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Review and Measurements of Topping TP60 and FX Audio FX502SPro Amps

amirm

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#1
This is a review, measurement and comparison of two speaker amplifiers: Topping TP60 and FX Audio FX502SPro. I purchased both personally. The TP60 retails for USD $199 with free prime shipping but goes on sale frequently on Massdrop where I purchased it for just $135. I bought the FX502SPro for $68 from ebay but I see it listed at $89 right now.

From build quality to size and weight, the Topping TP60 blows away the FX Audio FX502SPro as you see in this picture on my bench:
Topping TP60 and FX Audio FX502SPro Audio Amplifier Review.jpg

The TP60 is probably four times larger. Part of that is due to the fact that it has dual linear power supplies built into it. The FX502SPro on the other hand, comes with a large laptop sized external switching supply that is nearly its own size!

The TP60 has dual inputs whereas the FX502SPro only has one. Rear speaker terminals on the FX502SPro are toy sized whereas the TP60's are much more substantial.

FX Audio rates the FX502SPro at 70 watts per channel. Topping states 80 watts/channel for TP60. Let's get into the measurements and see how real those numbers are.

Before getting into that, let me introduce you to another measurement gear, the AES-17 filter. Both of these amplifiers are switching types and hence produce a lot of ultrasonic energy. This should be inaudible but my analyzer will see them and attempt to set its internal gain using it. Or else, causes what is called "slew rate limiting." In a nutshell, the analyzer input stage is designed to be "slow" but extremely accurate. It expects to see audio frequencies and not spectrum in Megahertz whaling away. For this reason, a filter is necessary to keep this extra noise at bay.

Audio Engineering society has specified such a filter with 20 kHz response with extremely flat response. I am not happy with chopping the spectrum so early so I purchased a 40 kHz variation from Audio Precision called the AUX-0040:

1540871109977.png


Here is its frequency response:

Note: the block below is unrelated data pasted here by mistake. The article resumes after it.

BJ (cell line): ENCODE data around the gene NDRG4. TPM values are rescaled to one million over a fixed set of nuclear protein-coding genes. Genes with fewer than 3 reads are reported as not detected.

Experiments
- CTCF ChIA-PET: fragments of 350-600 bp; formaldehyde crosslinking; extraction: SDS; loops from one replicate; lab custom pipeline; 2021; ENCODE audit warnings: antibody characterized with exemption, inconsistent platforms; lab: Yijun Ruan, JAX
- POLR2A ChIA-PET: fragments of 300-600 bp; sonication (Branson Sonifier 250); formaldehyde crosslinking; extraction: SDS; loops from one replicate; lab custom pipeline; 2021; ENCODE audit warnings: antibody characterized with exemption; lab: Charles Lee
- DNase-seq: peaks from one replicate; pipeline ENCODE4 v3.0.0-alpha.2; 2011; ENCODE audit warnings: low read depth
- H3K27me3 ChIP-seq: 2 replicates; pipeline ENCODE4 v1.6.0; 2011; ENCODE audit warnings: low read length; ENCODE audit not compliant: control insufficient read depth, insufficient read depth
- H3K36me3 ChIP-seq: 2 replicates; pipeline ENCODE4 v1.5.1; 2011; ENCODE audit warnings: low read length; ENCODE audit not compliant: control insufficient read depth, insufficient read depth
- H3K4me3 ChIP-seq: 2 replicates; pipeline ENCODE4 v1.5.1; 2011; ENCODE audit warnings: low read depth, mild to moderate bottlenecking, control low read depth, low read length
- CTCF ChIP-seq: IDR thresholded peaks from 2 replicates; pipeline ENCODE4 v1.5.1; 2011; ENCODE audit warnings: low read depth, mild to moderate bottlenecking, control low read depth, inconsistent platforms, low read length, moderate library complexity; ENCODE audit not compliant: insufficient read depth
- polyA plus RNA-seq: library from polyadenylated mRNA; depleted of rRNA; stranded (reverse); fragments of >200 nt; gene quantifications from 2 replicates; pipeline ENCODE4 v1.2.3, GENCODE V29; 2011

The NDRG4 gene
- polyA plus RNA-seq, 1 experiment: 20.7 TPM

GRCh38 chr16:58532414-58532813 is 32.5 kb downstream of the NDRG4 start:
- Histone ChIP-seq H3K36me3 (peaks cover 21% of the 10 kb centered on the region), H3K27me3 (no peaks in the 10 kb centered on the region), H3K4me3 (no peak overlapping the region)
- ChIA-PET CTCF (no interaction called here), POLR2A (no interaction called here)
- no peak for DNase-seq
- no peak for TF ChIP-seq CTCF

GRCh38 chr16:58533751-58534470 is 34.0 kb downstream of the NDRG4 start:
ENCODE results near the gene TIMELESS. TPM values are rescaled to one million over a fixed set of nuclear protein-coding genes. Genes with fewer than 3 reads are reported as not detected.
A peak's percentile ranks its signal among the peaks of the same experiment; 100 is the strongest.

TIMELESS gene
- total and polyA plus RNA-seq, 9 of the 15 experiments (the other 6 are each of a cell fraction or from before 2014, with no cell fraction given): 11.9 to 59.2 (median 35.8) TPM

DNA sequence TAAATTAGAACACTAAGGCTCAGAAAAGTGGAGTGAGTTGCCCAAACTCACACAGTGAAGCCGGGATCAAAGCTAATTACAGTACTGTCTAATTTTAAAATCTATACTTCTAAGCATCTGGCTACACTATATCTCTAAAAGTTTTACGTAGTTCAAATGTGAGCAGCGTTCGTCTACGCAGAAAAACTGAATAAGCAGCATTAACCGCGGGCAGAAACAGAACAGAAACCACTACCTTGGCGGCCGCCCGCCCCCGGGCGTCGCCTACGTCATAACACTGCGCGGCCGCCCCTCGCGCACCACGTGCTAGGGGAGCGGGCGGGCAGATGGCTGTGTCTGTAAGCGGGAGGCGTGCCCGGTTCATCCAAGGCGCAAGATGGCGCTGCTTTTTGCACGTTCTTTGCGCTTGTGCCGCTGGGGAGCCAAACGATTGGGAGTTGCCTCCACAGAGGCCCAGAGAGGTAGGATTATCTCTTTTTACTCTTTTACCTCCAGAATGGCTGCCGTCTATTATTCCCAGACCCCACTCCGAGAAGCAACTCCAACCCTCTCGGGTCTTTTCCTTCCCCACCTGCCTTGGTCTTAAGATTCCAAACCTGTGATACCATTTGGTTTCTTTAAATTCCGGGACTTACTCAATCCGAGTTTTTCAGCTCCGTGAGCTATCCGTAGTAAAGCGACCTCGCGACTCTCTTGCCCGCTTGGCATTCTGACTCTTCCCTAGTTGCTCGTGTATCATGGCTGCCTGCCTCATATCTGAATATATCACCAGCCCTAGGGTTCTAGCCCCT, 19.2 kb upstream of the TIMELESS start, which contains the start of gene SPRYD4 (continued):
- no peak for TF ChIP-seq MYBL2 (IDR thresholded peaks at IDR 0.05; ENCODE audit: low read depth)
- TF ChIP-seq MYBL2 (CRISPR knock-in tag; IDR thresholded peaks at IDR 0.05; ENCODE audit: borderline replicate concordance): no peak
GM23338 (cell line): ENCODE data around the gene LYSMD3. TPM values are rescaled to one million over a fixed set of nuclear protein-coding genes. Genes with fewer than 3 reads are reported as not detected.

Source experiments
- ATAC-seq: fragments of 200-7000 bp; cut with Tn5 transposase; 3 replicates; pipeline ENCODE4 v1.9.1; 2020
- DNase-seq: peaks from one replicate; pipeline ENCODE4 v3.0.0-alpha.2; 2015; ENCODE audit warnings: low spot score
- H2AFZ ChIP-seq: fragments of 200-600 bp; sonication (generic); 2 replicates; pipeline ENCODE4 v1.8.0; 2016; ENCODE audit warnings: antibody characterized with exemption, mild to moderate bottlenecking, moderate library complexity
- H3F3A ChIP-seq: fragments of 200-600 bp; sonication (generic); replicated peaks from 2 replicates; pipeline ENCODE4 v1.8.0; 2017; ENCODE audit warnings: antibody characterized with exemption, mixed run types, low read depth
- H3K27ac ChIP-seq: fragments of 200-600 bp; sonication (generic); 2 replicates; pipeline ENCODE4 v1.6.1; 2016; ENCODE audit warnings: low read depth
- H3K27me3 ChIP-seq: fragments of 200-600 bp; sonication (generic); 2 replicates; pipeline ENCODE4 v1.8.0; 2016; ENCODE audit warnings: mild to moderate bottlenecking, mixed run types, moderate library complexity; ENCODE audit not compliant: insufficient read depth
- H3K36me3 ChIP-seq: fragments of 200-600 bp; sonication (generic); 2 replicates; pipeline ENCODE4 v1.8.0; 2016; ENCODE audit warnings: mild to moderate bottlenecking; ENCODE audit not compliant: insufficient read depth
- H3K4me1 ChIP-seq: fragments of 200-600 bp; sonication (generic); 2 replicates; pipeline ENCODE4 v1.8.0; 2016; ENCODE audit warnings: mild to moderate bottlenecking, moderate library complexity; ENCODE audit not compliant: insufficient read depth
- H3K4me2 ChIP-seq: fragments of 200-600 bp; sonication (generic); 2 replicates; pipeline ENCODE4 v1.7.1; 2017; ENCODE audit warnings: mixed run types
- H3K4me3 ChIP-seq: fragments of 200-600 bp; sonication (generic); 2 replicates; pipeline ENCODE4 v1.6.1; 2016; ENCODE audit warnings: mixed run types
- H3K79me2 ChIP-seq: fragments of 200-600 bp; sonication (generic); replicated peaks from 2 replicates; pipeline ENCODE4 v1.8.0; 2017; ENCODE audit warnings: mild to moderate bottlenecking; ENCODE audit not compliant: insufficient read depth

1540871159709.png


It is a passive device (much like filters in your speaker crossover) designed for extremely low distortion (read, air core inductors). Frequency response variation is +- 0.08 dB up to 40 kHz. In other words, it is dead flat for our purposes.

Like everything else from Audio Precision, this thing does not come cheap. It retails for nearly $1,600 plus tax and shipping. I was going to build one but good suggestion was made that it is better to use a known product from AP. This made sense to my head but my pocketbook has even a larger hole in it now! :) We are having hot dogs for dinner for the next few nights instead of shrimp to make up for it.

Anyway, both amplifiers were tested using the AUX-0040 filter as without it, the high frequency noise was clearly visible even to naked eye on sine waves.

For dummy load, my only high-power one is 4 ohms. In the future I will build and test with others but for now, all the data you will see are with 4 ohm load.

Measurements
i started the testing with FX502S and almost went crazy. I could not get a proper waveform out of it to save my life. A simple sine wave was coming out way distorted and power output was all over the place. I kept thinking it was a measurement error. So I hooked it up to speakers and played music and boy, did it sound distorted and strange. Power cycled it a few times and the problem went away! I think the design is unstable and goes into oscillation on power up.

Anyway, here is the dashboard when the unit is feeling like producing good signal:
FX Audio FX502SPRO Audio Amplifier Dashboard.png


Note that I picked an arbitrary output of 5 watts for output. There is no standard for this so I will go with 5 watts from now on for consistency.

We see distortion and noise that is extremely high by standards of our sources such as DACs. SINAD is just 77 dB or a whopping 40 dB worse than the best DAC we have tested!

Let's compare that to Topping TP60:
Topping TP60 Audio Amplifier Dashboard.png


Good grief. This is even worse!

Let's sweep the input level and plot power versus distortion and see what pops out:

Topping TP60 Audio Amplifier and FX Audio FX502SPRO Power versus Distortion Measurement.png